I consistently struggle with the historical question: Every nation ended slavery in that century peacefully. Why were we the ones that fought a civil war where 850,000 Americans died? The idea of succession was meant to give civilized people a peaceful exit from a political institution that no longer represented them.

Jefferson’s idea of the founding was that our Constitution were merely a temporary convenience, and should it no longer be necessary, those binds could be dissolved for something more advantageous. Why not several confederations inhabiting America? That is a far cry from Lincoln’s view that the Union should be preserved by even the worst means necessary.

So why does any of this matter today? Those currently arguing for a stronger central government need Lincoln as a pretext for their own plans. If we need to read emails in a time of war, it is to protect our nation. Even Lincoln did it. We need to detain prisoners of war indefinitely, and it is ok, because even our hero Lincoln did it. The idea is even reinforced each day across the nation as the pledge is said: “one Nation under God, indivisible.”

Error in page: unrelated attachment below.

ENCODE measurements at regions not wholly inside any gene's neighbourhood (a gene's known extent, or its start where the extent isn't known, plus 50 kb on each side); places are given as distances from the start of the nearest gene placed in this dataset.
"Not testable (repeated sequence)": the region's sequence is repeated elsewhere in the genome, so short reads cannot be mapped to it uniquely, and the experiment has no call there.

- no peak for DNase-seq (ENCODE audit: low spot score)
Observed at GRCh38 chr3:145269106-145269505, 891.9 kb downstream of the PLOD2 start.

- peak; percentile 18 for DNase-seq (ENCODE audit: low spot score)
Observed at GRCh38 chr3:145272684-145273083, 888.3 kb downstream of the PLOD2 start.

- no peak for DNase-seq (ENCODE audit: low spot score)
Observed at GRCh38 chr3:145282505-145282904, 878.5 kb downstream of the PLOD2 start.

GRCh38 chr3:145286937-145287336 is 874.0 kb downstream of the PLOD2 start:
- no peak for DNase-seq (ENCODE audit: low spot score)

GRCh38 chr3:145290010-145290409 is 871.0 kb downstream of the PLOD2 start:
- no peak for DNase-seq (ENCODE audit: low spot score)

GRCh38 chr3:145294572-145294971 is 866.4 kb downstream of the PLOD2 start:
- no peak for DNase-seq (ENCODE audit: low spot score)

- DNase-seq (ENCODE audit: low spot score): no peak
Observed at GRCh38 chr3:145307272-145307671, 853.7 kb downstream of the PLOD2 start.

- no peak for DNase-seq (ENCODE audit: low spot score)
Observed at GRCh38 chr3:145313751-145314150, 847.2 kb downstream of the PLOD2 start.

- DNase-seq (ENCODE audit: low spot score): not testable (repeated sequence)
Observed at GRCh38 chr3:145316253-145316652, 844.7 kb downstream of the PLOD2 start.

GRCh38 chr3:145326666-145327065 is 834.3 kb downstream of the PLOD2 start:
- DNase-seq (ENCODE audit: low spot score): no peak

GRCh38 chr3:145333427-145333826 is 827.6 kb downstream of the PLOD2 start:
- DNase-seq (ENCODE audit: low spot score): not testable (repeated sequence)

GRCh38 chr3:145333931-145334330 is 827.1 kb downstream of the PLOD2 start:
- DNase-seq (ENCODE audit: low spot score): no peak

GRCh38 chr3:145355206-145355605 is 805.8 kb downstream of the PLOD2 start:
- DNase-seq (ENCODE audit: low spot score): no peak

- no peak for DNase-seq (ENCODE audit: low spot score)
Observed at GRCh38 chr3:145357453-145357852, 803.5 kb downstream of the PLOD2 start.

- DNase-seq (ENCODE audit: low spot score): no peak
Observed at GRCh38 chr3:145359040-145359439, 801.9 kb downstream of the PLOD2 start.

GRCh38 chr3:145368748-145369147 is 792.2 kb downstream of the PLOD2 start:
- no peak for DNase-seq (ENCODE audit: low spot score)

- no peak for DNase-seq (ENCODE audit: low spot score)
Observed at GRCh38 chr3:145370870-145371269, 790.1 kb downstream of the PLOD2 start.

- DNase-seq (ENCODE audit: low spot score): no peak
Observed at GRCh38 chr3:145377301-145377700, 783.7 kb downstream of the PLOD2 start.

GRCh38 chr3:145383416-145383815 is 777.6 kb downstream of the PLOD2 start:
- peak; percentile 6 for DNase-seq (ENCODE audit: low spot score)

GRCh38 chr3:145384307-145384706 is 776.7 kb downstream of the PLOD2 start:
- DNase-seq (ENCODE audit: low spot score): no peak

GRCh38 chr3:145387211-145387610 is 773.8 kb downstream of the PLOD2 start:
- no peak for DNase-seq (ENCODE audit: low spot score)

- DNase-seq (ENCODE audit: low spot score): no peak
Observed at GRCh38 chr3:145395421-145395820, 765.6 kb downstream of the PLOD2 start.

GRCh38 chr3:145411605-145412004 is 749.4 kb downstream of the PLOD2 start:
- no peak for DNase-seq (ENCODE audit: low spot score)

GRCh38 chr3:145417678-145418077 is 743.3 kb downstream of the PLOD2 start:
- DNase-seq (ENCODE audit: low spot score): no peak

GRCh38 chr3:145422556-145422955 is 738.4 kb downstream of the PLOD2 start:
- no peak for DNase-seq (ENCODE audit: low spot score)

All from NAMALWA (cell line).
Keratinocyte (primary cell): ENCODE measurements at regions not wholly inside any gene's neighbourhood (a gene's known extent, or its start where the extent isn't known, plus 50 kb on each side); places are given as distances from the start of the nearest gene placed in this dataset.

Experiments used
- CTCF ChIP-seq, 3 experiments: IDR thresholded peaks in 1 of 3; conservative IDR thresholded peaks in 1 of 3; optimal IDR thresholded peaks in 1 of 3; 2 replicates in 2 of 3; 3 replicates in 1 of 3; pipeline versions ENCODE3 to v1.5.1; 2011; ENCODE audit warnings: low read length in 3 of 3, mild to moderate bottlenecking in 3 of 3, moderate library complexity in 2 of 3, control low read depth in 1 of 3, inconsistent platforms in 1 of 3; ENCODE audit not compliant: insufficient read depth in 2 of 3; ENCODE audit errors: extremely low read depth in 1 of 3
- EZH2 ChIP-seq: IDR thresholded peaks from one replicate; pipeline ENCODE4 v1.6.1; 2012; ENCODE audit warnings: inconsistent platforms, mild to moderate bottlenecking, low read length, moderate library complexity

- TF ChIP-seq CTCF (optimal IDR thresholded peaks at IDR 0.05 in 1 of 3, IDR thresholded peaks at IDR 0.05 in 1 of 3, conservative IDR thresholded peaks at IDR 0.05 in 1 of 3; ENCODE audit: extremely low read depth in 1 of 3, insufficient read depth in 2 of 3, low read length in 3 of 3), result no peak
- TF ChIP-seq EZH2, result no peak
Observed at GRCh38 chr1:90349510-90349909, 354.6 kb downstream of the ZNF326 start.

I am not arguing for succession. In this day and age, no serious political thinker should. I am arguing that State and City governments ought to start thinking independently. Protect us from our dysfunctional federal government.

What can they do to survive without federal grants? What can local politicians do to empower their communities? And voters ought to choose politicians that put their local interests first.

Government power should rest as close to the individual voter as possible. Apathy sets in as individuals have lost their ability to directly influence those making decisions for them.

The modern political class needs to find ways to return power to the local level. If we apply the principles of IndyCar racing to our political history and present, we are all a little safer if things break into thousands of pieces as opposed to one hulking mass.

5 Reasons why the Ted Cruz Filibuster Actually has a Point